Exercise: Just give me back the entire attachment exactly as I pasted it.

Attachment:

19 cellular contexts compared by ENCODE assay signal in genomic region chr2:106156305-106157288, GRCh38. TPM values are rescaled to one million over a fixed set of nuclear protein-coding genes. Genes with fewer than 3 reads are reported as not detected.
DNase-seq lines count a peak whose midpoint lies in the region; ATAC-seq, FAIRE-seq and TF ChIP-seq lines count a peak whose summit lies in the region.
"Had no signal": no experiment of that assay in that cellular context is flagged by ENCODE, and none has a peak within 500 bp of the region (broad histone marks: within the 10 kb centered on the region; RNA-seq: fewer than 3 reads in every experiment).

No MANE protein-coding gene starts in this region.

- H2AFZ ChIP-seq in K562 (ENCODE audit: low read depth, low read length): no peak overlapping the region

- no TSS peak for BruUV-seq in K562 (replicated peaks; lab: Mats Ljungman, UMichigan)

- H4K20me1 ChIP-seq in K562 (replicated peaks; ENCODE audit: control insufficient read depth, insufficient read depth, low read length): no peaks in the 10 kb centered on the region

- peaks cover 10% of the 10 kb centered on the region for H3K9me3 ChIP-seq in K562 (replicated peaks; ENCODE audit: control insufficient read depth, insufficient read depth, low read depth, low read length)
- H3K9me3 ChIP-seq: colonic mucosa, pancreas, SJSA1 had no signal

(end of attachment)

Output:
19 cellular contexts compared by ENCODE assay signal in genomic region chr2:106156305-106157288, GRCh38. TPM values are rescaled to one million over a fixed set of nuclear protein-coding genes. Genes with fewer than 3 reads are reported as not detected.
DNase-seq lines count a peak whose midpoint lies in the region; ATAC-seq, FAIRE-seq and TF ChIP-seq lines count a peak whose summit lies in the region.
"Had no signal": no experiment of that assay in that cellular context is flagged by ENCODE, and none has a peak within 500 bp of the region (broad histone marks: within the 10 kb centered on the region; RNA-seq: fewer than 3 reads in every experiment).

No MANE protein-coding gene starts in this region.

- H2AFZ ChIP-seq in K562 (ENCODE audit: low read depth, low read length): no peak overlapping the region

- no TSS peak for BruUV-seq in K562 (replicated peaks; lab: Mats Ljungman, UMichigan)

- H4K20me1 ChIP-seq in K562 (replicated peaks; ENCODE audit: control insufficient read depth, insufficient read depth, low read length): no peaks in the 10 kb centered on the region

- peaks cover 10% of the 10 kb centered on the region for H3K9me3 ChIP-seq in K562 (replicated peaks; ENCODE audit: control insufficient read depth, insufficient read depth, low read depth, low read length)
- H3K9me3 ChIP-seq: colonic mucosa, pancreas, SJSA1 had no signal